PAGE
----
We've all been there: shaving at the sink or in the shower and battling with globs of shaving cream that have dripped in every direction. This annoying predicament has led many to abandon their cream altogether, but not entrepreneur Nick May. The Carleton University student was recently named 2013 Student Entrepreneur National Champion by Enactus Canada for his shaving cream alternative, REMAY.
I was in the shower and gazed at a new razor blade's lubricating strip, he explains. I thought to myself ÔÇÿwhy isn't there a massive lubricating strip that would make my razor feel like it is always new, and at the same time replace the use of messy shaving cream?'
Only 14 at the time of his cosmetic epiphany, May did not yet have the knowledge needed to develop what would become Vanilla Shower Time, a solid, water-activated shaving bar with his trademarked Natraglide formulation. After hundreds of hours of work, all it took was an accident in the kitchen for it to all come together.
With the formula created, May employed focus groups to determine a viable audience. I discovered that women were looking for a more efficient way to quickly shave, either in or out of the shower, he explains, adding that on average we spend approximately two months of our lives shaving. I wanted to make those months healthier and more enjoyable for my friends, family, and those around the globe.
After a friend asked him to mentor a project through Enactus Canada, May became hooked on the organization that connects students with communities and businesses to progress their entrepreneurial ventures. I signed up online and, before I knew it, their extremely friendly staff welcomed me in, he says.
Designed to facilitate and encourage the entrepreneurial spirit in students, Enactus annually runs the Student Entrepreneur National Competition. Through partnerships and initiatives, Enactus Canada and community businesses were able to create 110 full-time and 189 part-time positions this past year. The competition was founded in 1997 and focuses on full-time Canadian university and college students that are simultaneously running their own businesses. Other stipulations include owning at least 50 per cent of their company and having been operational for at least six months prior to registration. Regional champions receive a $1,000 cash prize as well as paid travel and lodging costs to attend the Enactus conference. The student entrepreneur champion is awarded $10,000 on top of travel and accommodation costs.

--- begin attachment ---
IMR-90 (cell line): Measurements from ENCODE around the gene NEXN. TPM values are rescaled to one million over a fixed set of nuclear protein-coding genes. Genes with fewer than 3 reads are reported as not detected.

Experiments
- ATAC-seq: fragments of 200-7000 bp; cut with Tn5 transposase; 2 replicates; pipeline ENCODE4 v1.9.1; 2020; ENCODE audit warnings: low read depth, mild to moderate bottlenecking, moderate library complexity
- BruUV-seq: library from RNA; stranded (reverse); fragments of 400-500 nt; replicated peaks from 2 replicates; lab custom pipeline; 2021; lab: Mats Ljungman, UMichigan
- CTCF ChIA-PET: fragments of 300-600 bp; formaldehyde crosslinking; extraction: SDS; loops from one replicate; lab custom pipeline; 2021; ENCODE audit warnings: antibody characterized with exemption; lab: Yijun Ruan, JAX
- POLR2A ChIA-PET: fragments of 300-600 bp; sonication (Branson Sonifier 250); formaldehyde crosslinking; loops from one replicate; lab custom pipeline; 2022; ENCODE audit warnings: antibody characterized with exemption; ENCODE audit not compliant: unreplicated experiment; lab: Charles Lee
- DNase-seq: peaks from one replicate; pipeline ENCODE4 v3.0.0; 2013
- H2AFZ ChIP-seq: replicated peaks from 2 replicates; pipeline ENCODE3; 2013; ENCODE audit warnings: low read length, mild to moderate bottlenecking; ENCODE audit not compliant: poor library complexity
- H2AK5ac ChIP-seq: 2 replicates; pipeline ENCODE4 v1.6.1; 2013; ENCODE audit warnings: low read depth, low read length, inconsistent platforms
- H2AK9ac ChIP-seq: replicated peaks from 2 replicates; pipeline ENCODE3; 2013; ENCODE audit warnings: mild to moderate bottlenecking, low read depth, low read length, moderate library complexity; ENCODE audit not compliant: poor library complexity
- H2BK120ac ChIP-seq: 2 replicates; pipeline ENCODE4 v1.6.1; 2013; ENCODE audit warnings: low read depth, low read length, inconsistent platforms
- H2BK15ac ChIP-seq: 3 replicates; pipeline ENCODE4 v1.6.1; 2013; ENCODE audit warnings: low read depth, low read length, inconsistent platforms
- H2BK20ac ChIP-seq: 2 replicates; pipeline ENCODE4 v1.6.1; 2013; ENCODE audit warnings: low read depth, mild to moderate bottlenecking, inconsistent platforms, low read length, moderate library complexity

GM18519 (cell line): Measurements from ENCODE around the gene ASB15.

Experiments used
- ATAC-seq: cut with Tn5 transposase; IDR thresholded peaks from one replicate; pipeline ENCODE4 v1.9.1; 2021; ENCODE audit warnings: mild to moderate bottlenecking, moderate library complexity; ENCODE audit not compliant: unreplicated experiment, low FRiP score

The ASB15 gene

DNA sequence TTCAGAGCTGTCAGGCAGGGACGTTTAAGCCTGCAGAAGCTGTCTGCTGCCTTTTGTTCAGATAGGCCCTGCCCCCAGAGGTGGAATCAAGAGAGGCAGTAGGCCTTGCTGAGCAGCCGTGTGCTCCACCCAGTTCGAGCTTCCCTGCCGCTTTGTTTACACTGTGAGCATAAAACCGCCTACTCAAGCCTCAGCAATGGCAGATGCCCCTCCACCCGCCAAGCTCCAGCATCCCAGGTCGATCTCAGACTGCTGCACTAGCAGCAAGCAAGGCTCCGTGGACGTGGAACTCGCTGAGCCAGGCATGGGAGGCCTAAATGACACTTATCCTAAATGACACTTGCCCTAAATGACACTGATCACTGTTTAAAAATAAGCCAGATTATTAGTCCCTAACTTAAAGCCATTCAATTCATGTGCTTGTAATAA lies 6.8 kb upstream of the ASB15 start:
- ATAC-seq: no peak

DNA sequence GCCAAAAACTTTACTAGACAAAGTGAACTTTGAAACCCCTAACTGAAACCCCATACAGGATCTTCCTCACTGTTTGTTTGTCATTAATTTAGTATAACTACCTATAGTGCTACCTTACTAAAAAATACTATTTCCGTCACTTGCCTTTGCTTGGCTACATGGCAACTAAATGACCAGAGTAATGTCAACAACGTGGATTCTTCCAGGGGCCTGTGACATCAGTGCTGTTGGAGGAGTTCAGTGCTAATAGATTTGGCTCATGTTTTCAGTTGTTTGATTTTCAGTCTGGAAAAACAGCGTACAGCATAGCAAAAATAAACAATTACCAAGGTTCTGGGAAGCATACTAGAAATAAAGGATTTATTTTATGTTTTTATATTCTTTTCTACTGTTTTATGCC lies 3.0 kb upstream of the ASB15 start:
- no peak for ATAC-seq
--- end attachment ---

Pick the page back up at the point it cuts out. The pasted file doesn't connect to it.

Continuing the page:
Having recently won first place, May moves forward with not only financial support, but knowledge gained from networking with other Enactus members.
I have realized that there is a slight variation in business practice in different communities, he says. Some people just like to help; some people just want a piece. Both ways are great and part of the game. You just have to know which audience you are working with to help respect everyone's time and to build meaningful relationships.
As for other young entrepreneurs starting out, May advises that they start their businesses early, while still in school. Using learning environments to build connections with professors and students is not only socially advantageous, but may give you an unexpected leg up with future endeavours. Ask the business professors about student entrepreneur programs or competitions, which may be available at your university, he says. Whether or not you win or are accepted into the programs, it will force you to begin your business plan. Follow the path of least resistance and everything will come your way.